Oil wieght for short trips?

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 Originally Posted By: Drew99GT
 Originally Posted By: djateohate
 Originally Posted By: Drew99GT
You live in GA - gets pretty hot there.
Most of my trips are 3 miles back and forth to the bus stop. My oil only gets up to operating temp on longer weekend trips. I need something that is thin enough to start flowing well as early as possible.
OK, so put some 0w-20 in it. Then, if you take a longer trip, what are you going to do, drain it out and go thicker just for that 1 trip? Haas isn't an engineer for BMW (neither is he an engineer for Ferrari...). 5w-30 oil at 50 degrees is gonna be thicker than 5w-40 at 90 degrees. Older BMWs are one vehicle where I think it's agreed upon that thicker is better.
\:\! \:\!
 
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M1 0w-40 has been my choice for just about everything, it is probably one of the 3 best oils made today. however, i am surprised by all the thick recommendations here. unless you are running an old detroit V8, modern oils in 10w and 15w are pretty much way too thick. the thinner oils have less wear, and don't shear down like the SH oils did. unless your car has cooling problems, the operating environment is not much of an issue, the oil is going to run 212-230 pretty much whatever the temp is outside.
 
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 Originally Posted By: cheetahdriver
unless your car has cooling problems, the operating environment is not much of an issue, the oil is going to run 212-230 pretty much whatever the temp is outside.
Oil temps in all the cars I operate are 10-20 degrees higher in summer compared to winter. And when it's bitterly cold, it will practically never get to operating temp. After driving for a half hour on a hot summer day, if I shoot my infrared gun at my oil filter, it's 220-230. After an hour's drive in 10 degree weather I've seen as low as 190. Some engine designs require a thicker oil, PERIOD, end of story. I wouldn't put 5w-30 in a 98 Beemer, but that's just me.
 
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Just fill it with Rotella (or another major HDEO brand) 15w-40 and rest easy. You will have NO problems with it whatsoever in an API-SH application. If you short trip it extensively, just keep the intervals shorter. At the price Rotella sells for, you can afford shorter OCIs. If you want to get adventuresome, try Rotella 5w-40 synthetic, which is an excellent all weather oil. It might be too thin in an older German engine, though. Many do require the thicker vis to run their best.
 

djateohate

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So, I feel like I’m back where I started before I decided to think about all this too much. Use quality oil, quality filter, and change it regularly. 0W30 0W40 5W30 10W40 15W40 They’ll all work.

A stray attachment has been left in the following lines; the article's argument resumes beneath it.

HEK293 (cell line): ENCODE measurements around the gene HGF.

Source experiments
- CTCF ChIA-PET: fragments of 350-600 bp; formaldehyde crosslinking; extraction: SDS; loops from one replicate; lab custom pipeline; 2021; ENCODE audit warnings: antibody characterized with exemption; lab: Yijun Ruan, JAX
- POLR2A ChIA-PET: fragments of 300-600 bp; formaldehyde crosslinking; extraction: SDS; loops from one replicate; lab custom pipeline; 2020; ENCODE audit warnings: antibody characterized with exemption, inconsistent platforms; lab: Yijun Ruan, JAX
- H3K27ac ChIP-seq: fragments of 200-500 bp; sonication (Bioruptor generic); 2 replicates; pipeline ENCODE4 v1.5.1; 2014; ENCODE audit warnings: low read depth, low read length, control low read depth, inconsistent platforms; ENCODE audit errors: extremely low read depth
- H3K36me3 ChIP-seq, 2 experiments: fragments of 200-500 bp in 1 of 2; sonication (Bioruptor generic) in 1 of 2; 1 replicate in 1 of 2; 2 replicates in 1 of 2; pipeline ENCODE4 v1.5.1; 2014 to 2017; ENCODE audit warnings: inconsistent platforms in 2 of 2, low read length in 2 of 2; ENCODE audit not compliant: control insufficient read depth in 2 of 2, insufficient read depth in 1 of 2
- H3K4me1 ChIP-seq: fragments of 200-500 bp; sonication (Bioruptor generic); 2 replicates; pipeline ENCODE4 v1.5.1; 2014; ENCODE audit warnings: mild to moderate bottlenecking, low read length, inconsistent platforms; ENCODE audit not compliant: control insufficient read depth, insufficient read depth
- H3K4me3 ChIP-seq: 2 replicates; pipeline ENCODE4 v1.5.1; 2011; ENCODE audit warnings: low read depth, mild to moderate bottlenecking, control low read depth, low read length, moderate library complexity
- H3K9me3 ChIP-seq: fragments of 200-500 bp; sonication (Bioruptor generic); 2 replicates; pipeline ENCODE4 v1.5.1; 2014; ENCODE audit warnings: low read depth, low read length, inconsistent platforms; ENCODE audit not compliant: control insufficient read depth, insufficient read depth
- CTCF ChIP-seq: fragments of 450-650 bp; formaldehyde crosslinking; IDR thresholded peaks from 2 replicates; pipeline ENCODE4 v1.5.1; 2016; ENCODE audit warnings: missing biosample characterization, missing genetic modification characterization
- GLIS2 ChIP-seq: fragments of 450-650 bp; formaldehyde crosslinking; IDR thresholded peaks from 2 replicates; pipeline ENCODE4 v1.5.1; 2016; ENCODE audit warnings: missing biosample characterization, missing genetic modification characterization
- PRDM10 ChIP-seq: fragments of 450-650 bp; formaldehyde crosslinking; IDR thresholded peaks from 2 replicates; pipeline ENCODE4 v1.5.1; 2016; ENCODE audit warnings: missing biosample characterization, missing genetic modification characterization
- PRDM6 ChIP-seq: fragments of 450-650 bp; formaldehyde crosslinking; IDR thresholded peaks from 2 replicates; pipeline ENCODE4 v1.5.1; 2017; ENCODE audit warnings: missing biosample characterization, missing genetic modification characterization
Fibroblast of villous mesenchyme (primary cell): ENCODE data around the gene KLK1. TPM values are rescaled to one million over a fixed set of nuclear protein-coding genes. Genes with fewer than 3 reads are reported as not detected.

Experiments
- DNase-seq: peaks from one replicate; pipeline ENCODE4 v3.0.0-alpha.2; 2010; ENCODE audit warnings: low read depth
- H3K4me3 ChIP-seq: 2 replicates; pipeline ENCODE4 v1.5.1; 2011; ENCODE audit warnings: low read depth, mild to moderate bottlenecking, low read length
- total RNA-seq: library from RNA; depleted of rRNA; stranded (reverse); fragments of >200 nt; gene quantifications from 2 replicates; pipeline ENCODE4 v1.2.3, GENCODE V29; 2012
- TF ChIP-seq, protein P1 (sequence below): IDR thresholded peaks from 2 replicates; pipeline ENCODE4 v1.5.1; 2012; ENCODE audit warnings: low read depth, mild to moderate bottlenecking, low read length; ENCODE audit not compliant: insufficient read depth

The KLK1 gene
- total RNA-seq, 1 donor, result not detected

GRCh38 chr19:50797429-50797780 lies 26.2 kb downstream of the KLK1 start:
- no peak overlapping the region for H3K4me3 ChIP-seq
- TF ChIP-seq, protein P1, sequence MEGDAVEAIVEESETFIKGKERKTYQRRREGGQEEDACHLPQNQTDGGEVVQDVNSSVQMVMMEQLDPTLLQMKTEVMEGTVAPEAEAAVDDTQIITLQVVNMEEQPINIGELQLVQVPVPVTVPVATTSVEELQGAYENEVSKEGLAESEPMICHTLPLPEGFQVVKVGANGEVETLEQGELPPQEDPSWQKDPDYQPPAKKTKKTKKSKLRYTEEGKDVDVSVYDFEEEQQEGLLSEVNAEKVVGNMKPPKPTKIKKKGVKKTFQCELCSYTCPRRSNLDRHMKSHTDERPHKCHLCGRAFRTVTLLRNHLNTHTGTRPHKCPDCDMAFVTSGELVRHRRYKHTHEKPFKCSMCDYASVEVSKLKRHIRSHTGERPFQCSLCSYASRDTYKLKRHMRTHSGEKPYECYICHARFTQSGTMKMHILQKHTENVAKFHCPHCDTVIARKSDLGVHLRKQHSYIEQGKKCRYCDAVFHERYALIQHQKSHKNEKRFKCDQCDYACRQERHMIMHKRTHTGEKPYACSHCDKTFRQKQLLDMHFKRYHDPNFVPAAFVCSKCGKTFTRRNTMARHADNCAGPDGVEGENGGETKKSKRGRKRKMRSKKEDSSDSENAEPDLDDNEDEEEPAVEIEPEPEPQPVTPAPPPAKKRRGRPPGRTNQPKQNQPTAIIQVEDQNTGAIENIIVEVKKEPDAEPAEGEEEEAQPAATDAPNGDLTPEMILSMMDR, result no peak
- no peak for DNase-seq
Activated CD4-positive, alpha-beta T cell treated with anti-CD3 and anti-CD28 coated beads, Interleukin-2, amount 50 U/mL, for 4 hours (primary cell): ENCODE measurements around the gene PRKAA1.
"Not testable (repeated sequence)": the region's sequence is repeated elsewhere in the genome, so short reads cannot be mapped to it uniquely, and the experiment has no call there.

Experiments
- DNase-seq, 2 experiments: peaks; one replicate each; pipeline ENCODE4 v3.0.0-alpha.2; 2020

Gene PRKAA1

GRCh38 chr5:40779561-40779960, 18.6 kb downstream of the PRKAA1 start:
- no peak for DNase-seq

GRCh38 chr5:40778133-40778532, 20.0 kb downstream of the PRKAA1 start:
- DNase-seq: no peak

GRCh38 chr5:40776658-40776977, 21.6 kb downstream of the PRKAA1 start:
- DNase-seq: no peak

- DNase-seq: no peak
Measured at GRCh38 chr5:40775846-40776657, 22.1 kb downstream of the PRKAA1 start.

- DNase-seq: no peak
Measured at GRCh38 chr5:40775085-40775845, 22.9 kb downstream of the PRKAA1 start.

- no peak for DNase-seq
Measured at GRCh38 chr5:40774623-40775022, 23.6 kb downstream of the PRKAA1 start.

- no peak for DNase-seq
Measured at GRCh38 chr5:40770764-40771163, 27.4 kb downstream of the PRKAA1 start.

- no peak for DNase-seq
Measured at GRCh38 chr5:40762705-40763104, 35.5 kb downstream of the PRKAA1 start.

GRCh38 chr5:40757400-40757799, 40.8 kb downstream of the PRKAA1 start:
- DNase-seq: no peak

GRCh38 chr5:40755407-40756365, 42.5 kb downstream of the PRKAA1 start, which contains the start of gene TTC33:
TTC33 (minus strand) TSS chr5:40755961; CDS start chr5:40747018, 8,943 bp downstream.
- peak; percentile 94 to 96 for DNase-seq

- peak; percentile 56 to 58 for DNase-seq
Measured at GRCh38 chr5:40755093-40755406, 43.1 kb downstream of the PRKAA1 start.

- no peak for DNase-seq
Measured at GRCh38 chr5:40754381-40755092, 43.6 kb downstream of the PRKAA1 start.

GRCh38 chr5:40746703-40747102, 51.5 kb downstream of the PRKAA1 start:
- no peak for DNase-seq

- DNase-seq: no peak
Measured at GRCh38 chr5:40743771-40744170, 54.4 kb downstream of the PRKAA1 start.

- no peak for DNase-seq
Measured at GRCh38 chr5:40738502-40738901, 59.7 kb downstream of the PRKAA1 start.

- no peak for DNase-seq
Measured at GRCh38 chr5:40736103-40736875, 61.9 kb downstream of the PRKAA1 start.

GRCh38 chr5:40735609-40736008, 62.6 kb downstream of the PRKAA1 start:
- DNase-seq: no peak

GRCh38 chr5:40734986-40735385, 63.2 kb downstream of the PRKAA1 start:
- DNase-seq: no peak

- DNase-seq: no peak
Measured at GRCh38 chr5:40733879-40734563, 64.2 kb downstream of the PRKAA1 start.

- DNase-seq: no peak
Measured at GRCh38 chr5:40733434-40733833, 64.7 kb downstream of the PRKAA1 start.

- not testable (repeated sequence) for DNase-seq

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Well I'm not going to opine or state facts either way and I won't praise or discredit A. E. Haas, but here's a little reasoning that may help: If the goal is to achieve the manufacturer-designed viscosity at full operating temperature as soon as possible, then it seems to make sense that "there is no such thing as too thin at startup" oil unless you're starting the car while the oil is at 415 degrees F and it's thinner than spec'd at operating temperature, but you live in Georgia, not on Mercury, so I don't think that's a problem. And you drive 3 miles to work that might not get the oil up to full temp. OK, so 3 miles each way 5 days a week is 30 miles per week of commuting. If you drive more than 30 miles on the weekends and the oil gets up to full temp, then it seems like an xW-30 would result in driving the car with oil that's thinner than the spec for longer than an xW-40 would result in driving with oil that's thicker than spec. Make sense? Assuming you drive 30 miles or more on the weekends and the oil gets up to full temp for that time, then I would split the difference and use a 0W-40 oil. That will get you the closest to spec'd oil viscosity for the short trip weekday driving and at you'll be at the spec'd viscosity on the weekends which is where more miles accumulate anyway. Either way, whether you go with an xW-30 or an xW-40, I'd use a 0W oil to get the maximum possible oil flow while the engine is not at full operating temperature. If it was me, and my goal was to achieve the best possibility of low wear numbers, I think I'd use a synthetic 0W-40 like Mobil 1, as has already been suggested, because it is possible the oil gets up to full operating temperature by the time you get to the bus stop and why risk having something in there that's thinner than the designers intended? Whichever brand 0W-40 you feel generates the lowest wear numbers would be the right choice for your own peace of mind. The big question in my mind is why do the manufacturers suggest a 15W-40 over a 0W-40? Is there something about oil pumps or engine design that makes a 15W-40 a better choice than a 0W-40, other than "the manufacturer said so?" I'm hoping for a sound technical explanation. The theories presented by A. E. Haas make sense to me, but I'm open to all facts at all times to make the best possible decisions. Cheers! John